The ‘Breathe’ and ‘Listen’ exercises within the POWR platform are particularly popular among employees across the globe according to our engagement statistics. Medical research shows that taking just a few minutes out of your busy work day to focus on your breathing, activates the parasympathetic nervous system which has been proven to significantly reduce stress levels! Employees can then go back and log their wellbeing after the completion of these exercises or having completed a plan and figure out which coping strategies and skills work best for them. POWR also provides short informative blogs and videos which include feel-good, educational pieces on a wide range of health and wellbeing topics, providing employees with the opportunity to learn useful ongoing health strategies.

Employee wellbeing is of the utmost importance during the ongoing challenges of a pandemic and as we spend one third of our adult life at work, POWR is an effective tool to help make it somewhere employees can thrive.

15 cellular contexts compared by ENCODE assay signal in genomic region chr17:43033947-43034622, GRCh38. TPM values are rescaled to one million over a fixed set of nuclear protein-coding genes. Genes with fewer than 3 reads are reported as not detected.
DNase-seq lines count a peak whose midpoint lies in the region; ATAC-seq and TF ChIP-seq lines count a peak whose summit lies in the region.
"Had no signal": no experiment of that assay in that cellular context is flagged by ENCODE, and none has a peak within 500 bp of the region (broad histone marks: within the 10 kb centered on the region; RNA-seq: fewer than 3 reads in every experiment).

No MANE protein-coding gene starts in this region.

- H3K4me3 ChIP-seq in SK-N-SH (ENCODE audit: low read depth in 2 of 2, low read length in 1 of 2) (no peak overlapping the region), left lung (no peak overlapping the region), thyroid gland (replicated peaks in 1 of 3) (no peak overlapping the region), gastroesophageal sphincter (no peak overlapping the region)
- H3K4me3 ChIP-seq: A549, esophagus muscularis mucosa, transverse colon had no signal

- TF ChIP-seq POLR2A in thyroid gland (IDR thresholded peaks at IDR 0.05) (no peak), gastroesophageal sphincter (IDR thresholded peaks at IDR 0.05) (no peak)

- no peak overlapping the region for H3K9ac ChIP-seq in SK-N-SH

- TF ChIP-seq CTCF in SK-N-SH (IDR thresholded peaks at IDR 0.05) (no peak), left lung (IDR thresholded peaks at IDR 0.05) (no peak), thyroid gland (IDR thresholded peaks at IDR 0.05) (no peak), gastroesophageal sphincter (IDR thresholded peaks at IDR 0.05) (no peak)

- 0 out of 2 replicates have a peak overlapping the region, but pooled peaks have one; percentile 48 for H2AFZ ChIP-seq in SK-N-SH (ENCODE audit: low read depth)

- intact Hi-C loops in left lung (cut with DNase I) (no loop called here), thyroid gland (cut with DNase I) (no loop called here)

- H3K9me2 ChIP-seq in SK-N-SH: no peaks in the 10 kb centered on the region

This year we are celebrating International Womens Day by showcasing women in leadership.

V is an experienced tech leader, presently leading and growing Slack Engineering teams in EMEA. She works in complex environments and thrives on bringing people from multiple disciplines together to create robust and resilient applications. Having previously led engineering teams in Spotify, she is passionate about leading and growing high performing teams and achieving the best possible results through collaboration and empowerment. She thrives on the ability to convert learning into tangible actions that lift team capability and is a champion for change. She consistently supports, educates and encourages her team through the change process.